Starting out, and speaking from experience, you usually run out of that juice they call motivation. It's probably the most important thing, rivalled by not using bad technique. People also forget that you need to train it, like it's a muscle. Doing too much too soon, will make not want to do it again.
Start out with maybe 15 minutes a day or every other day that for that period in the day you are 100% focused. Have almost a contract with yourself to do it. To begin with, choose ball mastery drills. You don't want to get tired, at least for the first 10mins, going as slow as you need and making sure you are perfect or close to as possible everytime you do it. Then the last 5 mins, almost go at game pace. Have one big aim at the end of the session. You want to improve your left foot's cutting skills. You want to improve juggling with top of the foot, side. You want to improve your flip flap etc. You want something you can use in a game. Maybe you always cut inside with your right foot and shoot, why not try to improve cutting outside and crossing decently? You want to improve what you do well, or you want to add something else to your game. It's not that you are rubbish at let's say crossing with your left, it's just that you aren't used to doing it a game and by doing it outside of a game with no pressure, you make it more likely to do it in a game.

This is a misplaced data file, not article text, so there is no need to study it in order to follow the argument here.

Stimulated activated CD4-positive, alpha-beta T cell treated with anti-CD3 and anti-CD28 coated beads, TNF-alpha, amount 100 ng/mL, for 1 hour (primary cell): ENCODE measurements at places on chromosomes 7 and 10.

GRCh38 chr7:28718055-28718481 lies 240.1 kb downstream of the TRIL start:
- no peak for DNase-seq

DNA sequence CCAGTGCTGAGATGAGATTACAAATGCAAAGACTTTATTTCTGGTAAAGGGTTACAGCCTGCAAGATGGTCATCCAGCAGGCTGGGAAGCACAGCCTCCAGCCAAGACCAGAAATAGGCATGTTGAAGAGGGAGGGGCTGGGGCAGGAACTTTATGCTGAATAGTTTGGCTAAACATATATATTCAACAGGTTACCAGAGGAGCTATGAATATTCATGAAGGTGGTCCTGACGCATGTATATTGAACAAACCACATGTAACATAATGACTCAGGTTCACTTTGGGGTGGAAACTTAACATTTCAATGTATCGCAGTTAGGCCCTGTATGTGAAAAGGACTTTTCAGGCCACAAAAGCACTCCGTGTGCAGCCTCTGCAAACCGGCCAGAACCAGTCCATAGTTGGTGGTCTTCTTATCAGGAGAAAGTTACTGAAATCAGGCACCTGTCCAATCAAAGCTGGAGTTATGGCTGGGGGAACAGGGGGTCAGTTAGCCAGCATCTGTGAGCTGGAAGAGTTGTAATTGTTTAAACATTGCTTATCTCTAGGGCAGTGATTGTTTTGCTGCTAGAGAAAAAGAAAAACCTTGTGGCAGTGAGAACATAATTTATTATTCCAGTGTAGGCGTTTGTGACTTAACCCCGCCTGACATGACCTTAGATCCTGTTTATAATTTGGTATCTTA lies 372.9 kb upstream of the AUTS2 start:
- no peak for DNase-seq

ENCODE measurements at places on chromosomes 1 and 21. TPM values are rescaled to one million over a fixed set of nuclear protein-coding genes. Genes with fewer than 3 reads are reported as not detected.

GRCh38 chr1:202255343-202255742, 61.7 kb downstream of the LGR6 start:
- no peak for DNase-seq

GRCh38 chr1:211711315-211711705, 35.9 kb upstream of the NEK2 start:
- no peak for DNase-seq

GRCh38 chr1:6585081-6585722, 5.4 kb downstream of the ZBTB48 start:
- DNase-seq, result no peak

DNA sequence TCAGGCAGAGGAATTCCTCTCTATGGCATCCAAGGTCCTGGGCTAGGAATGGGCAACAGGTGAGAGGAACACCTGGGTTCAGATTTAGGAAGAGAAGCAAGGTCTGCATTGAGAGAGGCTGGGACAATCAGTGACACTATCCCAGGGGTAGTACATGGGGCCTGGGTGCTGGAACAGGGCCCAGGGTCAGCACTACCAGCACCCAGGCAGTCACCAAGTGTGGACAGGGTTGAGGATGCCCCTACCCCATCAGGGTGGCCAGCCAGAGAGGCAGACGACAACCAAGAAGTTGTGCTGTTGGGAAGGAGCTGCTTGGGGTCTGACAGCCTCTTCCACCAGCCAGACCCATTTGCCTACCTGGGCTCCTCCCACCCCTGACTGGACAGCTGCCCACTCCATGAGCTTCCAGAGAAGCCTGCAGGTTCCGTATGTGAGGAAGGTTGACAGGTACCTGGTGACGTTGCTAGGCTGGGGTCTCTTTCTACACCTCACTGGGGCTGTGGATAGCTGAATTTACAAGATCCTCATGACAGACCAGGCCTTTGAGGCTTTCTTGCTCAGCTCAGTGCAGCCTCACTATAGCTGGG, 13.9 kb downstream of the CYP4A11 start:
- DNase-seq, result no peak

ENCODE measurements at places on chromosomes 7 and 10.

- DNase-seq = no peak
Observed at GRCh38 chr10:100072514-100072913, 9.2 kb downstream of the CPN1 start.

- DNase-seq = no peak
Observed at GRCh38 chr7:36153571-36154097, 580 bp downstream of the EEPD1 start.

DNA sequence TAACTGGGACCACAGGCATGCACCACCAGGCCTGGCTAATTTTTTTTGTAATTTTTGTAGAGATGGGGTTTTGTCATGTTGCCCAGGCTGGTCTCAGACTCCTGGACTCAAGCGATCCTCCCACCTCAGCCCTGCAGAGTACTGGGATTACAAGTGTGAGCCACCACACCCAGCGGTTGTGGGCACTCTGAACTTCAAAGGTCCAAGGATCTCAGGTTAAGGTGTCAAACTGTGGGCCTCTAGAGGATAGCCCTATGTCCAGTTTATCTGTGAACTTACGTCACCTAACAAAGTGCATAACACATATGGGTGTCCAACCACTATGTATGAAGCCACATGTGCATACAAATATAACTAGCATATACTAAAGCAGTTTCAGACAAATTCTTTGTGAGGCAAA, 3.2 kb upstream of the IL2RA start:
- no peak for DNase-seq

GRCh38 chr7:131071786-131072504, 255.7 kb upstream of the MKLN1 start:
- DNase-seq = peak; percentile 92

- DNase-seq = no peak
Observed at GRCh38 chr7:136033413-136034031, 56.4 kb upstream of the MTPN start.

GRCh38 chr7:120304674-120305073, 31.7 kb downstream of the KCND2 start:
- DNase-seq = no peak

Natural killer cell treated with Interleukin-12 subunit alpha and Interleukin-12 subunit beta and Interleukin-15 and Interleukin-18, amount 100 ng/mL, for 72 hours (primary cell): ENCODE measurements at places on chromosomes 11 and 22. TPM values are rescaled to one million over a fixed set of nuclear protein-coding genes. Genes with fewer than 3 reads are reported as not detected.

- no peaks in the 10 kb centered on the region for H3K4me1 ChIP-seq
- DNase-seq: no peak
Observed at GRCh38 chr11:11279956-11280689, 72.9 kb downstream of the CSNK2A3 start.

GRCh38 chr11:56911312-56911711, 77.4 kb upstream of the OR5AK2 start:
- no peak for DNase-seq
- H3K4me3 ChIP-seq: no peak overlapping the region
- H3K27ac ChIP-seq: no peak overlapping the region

Believe me, that's one hell of a commitment. And I'm glad you may feel it's easy. But that's how most professionals start. Playing footy with mates everyday in the park for 30mins - 1hr. Doesn't seem like a big commitment but overtime it taught them to be dedicated. Nowadays, putting 6 hrs a day is easy to them because they've honed their skills of being disciplined, committed and focused.
In terms of the wider, bigger picture goal, be focused. Improve one thing. If your coach says you shoot crap, make him say you shooting has improved by the end of the season with all your goals. You want to make noticeable improvements because it will keep you going aswell. I don't know about you, but if I was feared for one thing e.g. pace, that gives me a boost that actually, I not just awesome at that maybe my finishing isn't getting the headlines, I'll go improve that next season. I know we want to be good at everything, but focus on your position and improve according to it. Which winger would you want: a player where you can lump anywhere and would give you a good job with decent stamina, pace, crossing ability, shooting not a game changer or a winger was very quick couldn't cross to save his life but was tricky and could shoot well on occassions?
Yes you can add on more stuff but for now, see you for 4 weeks you can manage that. I'll be very impressed if you can.